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UK and EU chemical associations spell out ‘hard’ Brexit costs to chemical industry

15 November 2017

Failure to secure a transition period and a new UK/EU trade agreement after Britain leaves the European Union could cost the chemicals industry an extra €1.5bn a year, according to the Chemical Industries Association (CIA) and CEFIC, respectively the UK and EU chemical industry bodies. This comes as senior political figures both in the UK and EU talk up the possibility of a failure in Brexit trade talks.

A ‘hard’ Brexit scenario would see the UK assume WTO ‘most-favoured-nation’ status and face the reintroduction of import duties on chemicals trade between the EU27 and the UK, according to a statement issued by the CIA and CEFIC on November 14.

Assuming the UK would take over the same WTO commitments as the EU, this would mean a maximum tariff level of 5.5% or 6.5% on chemicals trade – amounting to roughly €40bn a year.

"An average import duty of 3-4% results in about €1.5bn additional input costs for the chemical industry per year," the statement says. "In a globally competitive industry, it will be difficult to pass on these costs to customers and most of the burden will fall on industry."

Another important concern is retaining duty-free access for chemicals across the future UK border with the EU27, along with terms of trade between the country and the rest of the world being "no worse" than those for the EU27. "Placing additional burden on supply chains will increase production costs, impact negatively on consumers and cause disruption that will put jobs of industrial workers at risk," the statement says.

In addition, new and divergent customs procedures and requirements – such as documentation obligations, customs clearance procedures, or REACH-related verification standards – will add administrative "burden and costs" on companies.

"Considering that cross-channel chemical trade amounts to over €40bn and given the close interconnection of supply chains, we are very concerned about Brexit causing disruption of chemical markets," Marco Mensink, CEFIC’s director general said.

Any agreement on the future EU-UK relationship "must be the least disruptive possible", the chemical bodies said. And they emphasised the need for an "appropriate" and "well-managed" transition that addresses the necessity of commercial reassurance and legal certainty over market access, jurisdiction and dispute resolution.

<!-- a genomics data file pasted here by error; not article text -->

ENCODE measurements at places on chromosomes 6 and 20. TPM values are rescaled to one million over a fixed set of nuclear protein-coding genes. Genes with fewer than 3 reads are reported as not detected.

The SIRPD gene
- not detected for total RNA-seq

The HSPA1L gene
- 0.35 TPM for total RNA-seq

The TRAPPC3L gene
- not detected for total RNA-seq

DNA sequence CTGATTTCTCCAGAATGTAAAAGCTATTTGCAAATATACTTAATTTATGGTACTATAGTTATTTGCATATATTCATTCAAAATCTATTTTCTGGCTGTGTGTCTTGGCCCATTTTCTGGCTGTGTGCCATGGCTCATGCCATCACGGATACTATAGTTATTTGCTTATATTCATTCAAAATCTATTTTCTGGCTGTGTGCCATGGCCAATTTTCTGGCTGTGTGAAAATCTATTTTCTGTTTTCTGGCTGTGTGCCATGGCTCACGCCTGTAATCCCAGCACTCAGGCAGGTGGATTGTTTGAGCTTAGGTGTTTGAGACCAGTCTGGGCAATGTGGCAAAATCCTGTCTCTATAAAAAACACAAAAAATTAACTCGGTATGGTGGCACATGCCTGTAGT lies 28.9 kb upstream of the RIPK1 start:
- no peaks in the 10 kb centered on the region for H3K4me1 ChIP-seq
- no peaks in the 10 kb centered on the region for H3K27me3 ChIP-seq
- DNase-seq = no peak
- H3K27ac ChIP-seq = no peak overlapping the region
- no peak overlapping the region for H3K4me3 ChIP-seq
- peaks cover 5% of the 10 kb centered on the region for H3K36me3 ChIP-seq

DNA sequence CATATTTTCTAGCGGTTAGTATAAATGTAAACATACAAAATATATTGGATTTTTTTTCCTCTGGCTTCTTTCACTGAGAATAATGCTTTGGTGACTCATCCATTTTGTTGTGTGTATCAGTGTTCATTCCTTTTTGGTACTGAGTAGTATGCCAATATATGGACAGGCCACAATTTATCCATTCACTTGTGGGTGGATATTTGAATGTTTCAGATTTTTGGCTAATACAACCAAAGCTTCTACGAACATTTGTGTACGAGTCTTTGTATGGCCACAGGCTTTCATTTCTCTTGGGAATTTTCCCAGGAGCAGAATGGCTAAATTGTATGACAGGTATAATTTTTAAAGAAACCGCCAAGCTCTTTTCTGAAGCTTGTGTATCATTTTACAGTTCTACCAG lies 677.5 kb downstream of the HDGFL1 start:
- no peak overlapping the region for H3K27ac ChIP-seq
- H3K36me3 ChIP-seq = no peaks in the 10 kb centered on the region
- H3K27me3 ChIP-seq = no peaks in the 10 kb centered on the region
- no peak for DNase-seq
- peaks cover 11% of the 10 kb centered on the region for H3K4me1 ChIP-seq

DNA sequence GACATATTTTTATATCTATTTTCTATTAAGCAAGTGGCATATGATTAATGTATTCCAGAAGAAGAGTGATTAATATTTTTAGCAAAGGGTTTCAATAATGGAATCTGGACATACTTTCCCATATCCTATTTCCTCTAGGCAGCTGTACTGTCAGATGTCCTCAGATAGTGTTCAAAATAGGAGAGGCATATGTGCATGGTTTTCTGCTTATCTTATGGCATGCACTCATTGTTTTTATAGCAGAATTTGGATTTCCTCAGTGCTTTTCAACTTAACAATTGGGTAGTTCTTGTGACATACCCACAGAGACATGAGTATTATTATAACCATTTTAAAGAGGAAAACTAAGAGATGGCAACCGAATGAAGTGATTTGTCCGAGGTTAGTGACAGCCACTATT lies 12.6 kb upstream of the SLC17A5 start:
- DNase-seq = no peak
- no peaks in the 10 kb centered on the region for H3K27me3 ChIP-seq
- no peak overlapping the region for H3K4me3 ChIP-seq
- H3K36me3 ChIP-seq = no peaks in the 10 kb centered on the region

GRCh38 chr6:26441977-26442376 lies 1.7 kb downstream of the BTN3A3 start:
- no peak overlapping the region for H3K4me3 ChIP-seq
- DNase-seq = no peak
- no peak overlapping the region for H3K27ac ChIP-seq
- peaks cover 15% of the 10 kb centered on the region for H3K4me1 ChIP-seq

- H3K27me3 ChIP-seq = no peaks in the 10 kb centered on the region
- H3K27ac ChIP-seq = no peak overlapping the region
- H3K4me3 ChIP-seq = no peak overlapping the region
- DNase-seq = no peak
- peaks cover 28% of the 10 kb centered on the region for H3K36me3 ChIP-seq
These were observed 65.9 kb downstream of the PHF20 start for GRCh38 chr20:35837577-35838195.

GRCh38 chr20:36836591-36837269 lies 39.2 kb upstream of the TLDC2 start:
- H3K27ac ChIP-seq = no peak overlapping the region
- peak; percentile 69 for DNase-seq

CIA head Steve Elliott said negotiators on both sides need to make rapid progress so discussions can move to a future relationship that delivers growth for all of Europe. This could be best achieved by the development of an industrial policy that ensures Europe is an attractive place to invest.

Both bodies have also repeated calls to ensure duplication of regulation and its associated cost are avoided, by securing regulatory consistency and continued collaboration with the relevant EU agencies, such as Echa. Social, safety, health, environment standards should remain at equally high levels, they say.

Cefic and CIA also support the grandfathering of substances that have already obtained a registration or authorisation under EU legislations. The free trade of these products should be guaranteed under the same conditions as is the case now, they say, and this should apply after March 2019 until the REACH authorisation has to be renewed or the registration updated.

Another high priority, they add, is the continued free movement of skilled labour between the EU27.

The UK chemicals industry is heavily dependent upon trade with the European Union, which itself benefits substantially.

Last year the UK imported €22.6 billion from the other 27 EU states – equal to some 4.5% of all EU chemicals sales. An estimated €19.3 billion worth of chemicals are exported from the UK to the EU27. Overall the UK chemicals industry accounts for 7% of total EU sales from all 28 member states.

“The chemical industry and its suppliers and customers are part of highly integrated European and global industry value chains, with complex supply chains often crossing borders on many occasions both inside the EU and across the external EU border,” the statement says.

“Chemicals may cross the EU27 and UK borders several times, either in the form of final chemical products or integrated in (intermediate) products made with chemicals (e.g. car parts). Even in the case of the most advanced trade agreement, customs procedures will be much more complex and costly than in the single market of today.”
 


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